In the discussion of sexual exploitation and political figures I recalled once again how different things would have been if Trent Lott had not made the impeachment of Bill Clinton dead on arrival when it reached the Senate. (I still don't know why. The only plausible explanation I have heard is that he knew of others who were going to be similarly exposed if it went forwarded and he thwarted justice to protect them. I have no evidence for that.) Al Gore would have become president, and the 2000 election would likely have been his by a good margin. Democrats would have doubled down on his behalf and kept all the Clinton scandals off the table as much as possible. Republicans couldn't have been any angrier and might have been less determined. Independents might have wanted to give Gore a chance, because he had taken over in a tough situation. Poor Al. The recession had barely started and dire warnings were going out, but most people still thought the economy was perking along nicely and a majority gave the credit for that to Democrats.
I used to wonder about that a lot. The Republicans might have lost by winning, the Democrats won by losing. Some Democrats, anyway.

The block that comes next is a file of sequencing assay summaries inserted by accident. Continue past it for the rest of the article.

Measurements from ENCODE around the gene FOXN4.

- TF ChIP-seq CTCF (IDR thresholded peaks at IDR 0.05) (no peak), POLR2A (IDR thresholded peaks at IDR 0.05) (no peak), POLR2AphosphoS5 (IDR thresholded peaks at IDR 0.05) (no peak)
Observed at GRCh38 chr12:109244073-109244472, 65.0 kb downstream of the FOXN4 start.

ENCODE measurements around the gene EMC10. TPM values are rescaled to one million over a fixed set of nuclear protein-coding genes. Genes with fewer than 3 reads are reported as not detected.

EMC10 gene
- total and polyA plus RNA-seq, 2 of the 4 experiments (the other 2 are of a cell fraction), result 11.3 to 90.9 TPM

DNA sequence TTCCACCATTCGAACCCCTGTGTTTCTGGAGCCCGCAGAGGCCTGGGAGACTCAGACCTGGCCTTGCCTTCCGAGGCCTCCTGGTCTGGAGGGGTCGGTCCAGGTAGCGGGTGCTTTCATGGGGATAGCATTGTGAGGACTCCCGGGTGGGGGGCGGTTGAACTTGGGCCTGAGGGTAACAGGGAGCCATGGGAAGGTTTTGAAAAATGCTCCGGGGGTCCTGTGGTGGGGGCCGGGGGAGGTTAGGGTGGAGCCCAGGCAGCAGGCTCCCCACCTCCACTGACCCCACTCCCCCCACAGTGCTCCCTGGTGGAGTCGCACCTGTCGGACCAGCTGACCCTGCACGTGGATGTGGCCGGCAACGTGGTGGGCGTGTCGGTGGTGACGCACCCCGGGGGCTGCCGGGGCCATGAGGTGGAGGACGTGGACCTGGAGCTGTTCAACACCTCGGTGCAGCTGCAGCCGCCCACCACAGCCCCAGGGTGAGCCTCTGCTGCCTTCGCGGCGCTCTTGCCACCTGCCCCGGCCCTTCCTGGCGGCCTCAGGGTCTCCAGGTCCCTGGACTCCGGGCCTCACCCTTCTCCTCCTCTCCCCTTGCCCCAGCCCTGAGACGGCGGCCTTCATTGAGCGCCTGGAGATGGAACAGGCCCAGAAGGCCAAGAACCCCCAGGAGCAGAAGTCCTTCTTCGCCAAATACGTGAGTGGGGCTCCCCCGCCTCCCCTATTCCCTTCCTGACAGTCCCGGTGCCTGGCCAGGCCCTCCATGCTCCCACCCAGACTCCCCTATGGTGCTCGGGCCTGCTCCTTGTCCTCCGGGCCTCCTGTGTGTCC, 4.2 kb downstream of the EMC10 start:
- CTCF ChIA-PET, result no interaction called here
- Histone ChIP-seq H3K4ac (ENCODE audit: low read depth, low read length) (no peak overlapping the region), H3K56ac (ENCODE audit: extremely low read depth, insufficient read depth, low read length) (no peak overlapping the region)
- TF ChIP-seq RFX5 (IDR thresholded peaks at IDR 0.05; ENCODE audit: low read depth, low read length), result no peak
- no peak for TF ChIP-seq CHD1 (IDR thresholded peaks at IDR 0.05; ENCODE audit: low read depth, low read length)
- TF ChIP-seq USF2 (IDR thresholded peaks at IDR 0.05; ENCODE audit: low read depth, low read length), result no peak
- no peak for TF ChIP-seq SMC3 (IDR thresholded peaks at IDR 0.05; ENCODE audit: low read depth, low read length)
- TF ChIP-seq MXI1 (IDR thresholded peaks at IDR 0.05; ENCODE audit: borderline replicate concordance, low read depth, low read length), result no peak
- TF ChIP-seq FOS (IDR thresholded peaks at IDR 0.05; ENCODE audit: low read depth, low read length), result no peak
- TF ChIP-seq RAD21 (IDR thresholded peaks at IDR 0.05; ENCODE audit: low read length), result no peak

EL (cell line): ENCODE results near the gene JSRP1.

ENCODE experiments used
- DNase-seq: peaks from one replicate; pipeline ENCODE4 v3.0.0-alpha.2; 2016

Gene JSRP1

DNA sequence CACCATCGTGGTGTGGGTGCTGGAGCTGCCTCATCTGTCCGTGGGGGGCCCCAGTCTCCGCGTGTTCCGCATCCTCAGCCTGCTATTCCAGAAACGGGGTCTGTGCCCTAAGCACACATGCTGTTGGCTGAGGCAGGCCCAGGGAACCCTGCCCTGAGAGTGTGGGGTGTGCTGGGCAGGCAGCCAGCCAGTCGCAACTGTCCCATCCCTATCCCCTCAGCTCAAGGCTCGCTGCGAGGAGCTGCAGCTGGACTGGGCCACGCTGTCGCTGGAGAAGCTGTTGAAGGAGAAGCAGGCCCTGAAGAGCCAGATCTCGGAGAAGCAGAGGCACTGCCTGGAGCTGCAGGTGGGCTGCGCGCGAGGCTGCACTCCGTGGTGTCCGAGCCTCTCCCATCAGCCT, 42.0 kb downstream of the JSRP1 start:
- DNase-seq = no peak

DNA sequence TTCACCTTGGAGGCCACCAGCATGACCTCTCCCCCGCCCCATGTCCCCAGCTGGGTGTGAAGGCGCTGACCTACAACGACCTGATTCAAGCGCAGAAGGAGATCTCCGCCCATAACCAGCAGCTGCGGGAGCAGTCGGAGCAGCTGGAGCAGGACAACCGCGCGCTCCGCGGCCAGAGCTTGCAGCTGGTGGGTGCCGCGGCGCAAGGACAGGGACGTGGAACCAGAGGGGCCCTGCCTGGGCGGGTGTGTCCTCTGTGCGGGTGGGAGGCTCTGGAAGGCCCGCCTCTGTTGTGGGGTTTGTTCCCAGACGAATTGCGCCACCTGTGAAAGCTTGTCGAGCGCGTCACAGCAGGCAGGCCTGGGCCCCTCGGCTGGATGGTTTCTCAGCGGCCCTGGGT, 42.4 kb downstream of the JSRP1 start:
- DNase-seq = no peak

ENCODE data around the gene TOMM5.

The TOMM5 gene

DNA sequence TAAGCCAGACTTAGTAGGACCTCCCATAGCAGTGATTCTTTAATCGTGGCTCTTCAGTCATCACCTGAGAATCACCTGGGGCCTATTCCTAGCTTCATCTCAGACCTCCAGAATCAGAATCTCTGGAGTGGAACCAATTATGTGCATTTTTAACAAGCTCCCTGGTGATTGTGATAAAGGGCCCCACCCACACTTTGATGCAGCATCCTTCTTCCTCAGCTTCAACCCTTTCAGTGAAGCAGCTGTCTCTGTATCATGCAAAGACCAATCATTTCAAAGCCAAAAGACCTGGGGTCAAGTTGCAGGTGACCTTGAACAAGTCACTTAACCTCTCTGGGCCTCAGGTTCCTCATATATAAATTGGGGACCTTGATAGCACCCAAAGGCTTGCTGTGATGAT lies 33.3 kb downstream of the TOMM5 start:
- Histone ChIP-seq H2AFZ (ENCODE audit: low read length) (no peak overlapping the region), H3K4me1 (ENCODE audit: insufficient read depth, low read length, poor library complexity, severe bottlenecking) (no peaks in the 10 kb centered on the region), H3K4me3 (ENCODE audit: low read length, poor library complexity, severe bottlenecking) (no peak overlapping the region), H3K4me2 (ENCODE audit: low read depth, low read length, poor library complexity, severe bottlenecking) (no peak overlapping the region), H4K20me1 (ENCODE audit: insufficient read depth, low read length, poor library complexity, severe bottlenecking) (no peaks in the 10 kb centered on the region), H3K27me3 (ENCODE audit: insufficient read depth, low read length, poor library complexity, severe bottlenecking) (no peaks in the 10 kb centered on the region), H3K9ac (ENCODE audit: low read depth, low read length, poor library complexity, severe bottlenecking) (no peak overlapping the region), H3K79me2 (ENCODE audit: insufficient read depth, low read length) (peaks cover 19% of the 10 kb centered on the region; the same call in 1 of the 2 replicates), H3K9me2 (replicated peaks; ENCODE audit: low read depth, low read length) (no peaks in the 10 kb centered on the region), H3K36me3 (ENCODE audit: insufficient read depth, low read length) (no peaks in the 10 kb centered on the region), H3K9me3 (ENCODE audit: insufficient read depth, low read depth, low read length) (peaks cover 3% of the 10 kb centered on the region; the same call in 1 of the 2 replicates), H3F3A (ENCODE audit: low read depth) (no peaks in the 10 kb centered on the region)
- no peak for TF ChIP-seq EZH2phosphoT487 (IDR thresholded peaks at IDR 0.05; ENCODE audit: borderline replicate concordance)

9/11 and the recession would still have happened, and who knows whether that would have allowed the blame for that to fall on the Democrats, but that seems likely, though Gore would have been president already anyway. Jim Geraghty over at National Review has been remembering the same thing. Alt-history buffs like to take off from such points in history, telling us what they think would have happened after, but I never have confidence that events would have unfolded predictably for very long. I do think Hillary Clinton's career would have been over. Some value in that, I say.
Geraghty wonders would would have been different in the culture, and if the protection of powerful men would have been weakened sooner. Those of us who had mandatory sexual-harassment trainings at work can attest to the walkback that happened abruptly in 1998 and only gradually resumed its previous trajectory. I can't imagine the protection of Harvey Weinstein or George Takei or a dozen other celebrities would have been strengthened by Clinton's removal from office, though I can't guess how much it would have been weakened. It solidified abortion's importance as the only non-negotiable feminist issue, relegating some types of exploitation and harassment to the back of the bus, but maybe the change there would have been slight. The feminism that emerged was merely liberalism with craft booths, crowding out other strains. Maybe that was destined to happen anyway.